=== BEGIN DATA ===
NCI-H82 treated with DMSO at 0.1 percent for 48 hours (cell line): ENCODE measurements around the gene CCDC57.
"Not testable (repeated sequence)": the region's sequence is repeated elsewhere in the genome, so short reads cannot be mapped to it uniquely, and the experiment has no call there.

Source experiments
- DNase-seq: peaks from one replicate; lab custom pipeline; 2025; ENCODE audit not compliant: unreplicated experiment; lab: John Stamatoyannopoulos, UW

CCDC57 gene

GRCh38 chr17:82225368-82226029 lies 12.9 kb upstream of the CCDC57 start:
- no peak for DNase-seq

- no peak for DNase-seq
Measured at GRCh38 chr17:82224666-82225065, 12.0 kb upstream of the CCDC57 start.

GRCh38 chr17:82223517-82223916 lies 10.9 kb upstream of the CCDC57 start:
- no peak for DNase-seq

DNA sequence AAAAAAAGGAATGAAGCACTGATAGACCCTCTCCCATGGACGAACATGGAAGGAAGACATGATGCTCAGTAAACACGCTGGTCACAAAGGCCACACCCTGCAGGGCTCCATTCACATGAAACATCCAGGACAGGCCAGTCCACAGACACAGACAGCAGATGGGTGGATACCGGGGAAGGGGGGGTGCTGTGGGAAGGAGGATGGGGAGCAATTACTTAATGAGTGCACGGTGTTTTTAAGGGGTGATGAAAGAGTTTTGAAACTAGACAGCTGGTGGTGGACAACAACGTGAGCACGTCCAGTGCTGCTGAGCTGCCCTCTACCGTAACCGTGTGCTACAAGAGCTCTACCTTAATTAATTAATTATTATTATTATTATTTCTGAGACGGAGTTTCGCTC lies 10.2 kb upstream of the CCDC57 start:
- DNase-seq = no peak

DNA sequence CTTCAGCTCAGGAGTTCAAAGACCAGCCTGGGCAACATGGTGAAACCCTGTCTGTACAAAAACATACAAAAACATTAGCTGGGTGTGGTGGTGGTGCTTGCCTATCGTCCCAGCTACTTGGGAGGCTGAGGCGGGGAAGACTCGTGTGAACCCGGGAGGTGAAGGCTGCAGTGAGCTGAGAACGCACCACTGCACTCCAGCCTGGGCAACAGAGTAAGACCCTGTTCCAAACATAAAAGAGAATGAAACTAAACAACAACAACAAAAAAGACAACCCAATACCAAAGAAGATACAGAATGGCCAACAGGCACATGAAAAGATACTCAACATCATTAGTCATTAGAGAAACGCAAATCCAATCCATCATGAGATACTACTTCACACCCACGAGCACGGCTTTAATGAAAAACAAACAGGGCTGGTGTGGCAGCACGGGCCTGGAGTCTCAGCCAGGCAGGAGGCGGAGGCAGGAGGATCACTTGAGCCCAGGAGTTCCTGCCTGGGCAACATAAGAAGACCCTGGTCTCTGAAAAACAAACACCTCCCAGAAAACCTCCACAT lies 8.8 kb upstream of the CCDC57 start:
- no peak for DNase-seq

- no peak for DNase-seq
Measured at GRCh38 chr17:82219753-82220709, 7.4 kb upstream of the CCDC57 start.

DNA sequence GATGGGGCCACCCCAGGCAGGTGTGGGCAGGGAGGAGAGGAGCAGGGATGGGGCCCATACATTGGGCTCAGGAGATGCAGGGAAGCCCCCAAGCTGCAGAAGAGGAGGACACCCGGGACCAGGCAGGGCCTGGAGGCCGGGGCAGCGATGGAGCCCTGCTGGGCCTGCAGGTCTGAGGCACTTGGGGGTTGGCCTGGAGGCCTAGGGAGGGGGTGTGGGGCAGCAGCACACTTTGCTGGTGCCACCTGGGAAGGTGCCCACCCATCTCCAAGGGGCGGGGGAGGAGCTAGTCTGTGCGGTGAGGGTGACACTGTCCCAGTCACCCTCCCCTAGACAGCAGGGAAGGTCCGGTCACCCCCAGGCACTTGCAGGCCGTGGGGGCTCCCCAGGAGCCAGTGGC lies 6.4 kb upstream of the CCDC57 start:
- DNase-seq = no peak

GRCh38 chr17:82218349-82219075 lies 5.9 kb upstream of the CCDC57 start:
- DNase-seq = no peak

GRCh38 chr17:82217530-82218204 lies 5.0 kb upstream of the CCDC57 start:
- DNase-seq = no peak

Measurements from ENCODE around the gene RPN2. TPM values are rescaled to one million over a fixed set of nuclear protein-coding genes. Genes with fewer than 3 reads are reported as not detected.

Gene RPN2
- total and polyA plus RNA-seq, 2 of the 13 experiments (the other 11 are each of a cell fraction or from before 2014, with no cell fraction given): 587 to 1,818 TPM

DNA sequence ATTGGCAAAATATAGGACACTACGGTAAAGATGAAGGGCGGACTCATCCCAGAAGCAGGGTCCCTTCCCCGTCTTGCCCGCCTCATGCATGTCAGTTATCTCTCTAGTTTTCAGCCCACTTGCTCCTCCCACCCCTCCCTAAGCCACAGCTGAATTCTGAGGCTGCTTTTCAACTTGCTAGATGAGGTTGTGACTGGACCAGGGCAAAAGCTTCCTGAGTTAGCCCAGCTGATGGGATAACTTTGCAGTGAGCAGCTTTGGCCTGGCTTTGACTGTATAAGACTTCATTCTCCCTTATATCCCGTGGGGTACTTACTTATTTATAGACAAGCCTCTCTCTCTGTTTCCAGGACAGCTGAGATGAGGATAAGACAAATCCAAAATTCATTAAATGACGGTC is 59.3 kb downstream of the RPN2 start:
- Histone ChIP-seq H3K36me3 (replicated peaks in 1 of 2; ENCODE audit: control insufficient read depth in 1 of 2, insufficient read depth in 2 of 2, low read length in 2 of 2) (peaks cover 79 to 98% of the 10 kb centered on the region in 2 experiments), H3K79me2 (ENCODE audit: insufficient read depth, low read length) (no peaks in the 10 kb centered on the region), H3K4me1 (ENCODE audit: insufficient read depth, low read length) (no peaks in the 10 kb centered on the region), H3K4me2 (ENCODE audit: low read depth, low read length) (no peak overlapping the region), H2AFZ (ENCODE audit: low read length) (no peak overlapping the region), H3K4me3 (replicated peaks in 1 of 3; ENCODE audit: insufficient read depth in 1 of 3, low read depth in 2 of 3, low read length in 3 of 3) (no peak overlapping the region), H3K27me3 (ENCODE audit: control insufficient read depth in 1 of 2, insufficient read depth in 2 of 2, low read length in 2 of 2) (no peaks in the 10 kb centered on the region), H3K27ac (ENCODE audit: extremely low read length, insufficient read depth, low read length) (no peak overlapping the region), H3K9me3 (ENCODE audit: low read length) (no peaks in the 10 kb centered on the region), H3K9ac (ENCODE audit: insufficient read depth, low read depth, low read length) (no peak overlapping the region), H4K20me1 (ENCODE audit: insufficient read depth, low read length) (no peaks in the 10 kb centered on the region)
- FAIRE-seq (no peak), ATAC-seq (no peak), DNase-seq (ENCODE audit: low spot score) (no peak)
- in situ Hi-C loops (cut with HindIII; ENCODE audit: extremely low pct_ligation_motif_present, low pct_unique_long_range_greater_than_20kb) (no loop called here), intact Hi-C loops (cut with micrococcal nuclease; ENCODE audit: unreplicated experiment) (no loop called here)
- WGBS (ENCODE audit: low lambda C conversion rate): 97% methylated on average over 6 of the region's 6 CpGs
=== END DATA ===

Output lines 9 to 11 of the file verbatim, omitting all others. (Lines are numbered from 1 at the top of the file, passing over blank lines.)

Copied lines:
Measured at GRCh38 chr17:82224666-82225065, 12.0 kb upstream of the CCDC57 start.

GRCh38 chr17:82223517-82223916 lies 10.9 kb upstream of the CCDC57 start:
- no peak for DNase-seq